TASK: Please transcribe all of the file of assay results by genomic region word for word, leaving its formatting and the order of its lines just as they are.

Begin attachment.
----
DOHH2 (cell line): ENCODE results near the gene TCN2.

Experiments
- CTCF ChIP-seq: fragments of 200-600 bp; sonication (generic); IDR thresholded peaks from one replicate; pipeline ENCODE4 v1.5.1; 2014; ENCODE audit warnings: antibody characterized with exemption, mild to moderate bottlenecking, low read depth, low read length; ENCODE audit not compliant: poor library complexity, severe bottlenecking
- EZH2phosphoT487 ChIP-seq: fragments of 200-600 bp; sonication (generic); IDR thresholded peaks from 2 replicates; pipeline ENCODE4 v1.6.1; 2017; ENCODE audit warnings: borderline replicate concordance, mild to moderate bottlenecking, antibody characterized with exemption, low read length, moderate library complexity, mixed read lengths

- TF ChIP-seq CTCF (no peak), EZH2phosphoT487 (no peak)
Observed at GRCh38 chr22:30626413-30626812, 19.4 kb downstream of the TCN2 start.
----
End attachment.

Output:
DOHH2 (cell line): ENCODE results near the gene TCN2.

Experiments
- CTCF ChIP-seq: fragments of 200-600 bp; sonication (generic); IDR thresholded peaks from one replicate; pipeline ENCODE4 v1.5.1; 2014; ENCODE audit warnings: antibody characterized with exemption, mild to moderate bottlenecking, low read depth, low read length; ENCODE audit not compliant: poor library complexity, severe bottlenecking
- EZH2phosphoT487 ChIP-seq: fragments of 200-600 bp; sonication (generic); IDR thresholded peaks from 2 replicates; pipeline ENCODE4 v1.6.1; 2017; ENCODE audit warnings: borderline replicate concordance, mild to moderate bottlenecking, antibody characterized with exemption, low read length, moderate library complexity, mixed read lengths

- TF ChIP-seq CTCF (no peak), EZH2phosphoT487 (no peak)
Observed at GRCh38 chr22:30626413-30626812, 19.4 kb downstream of the TCN2 start.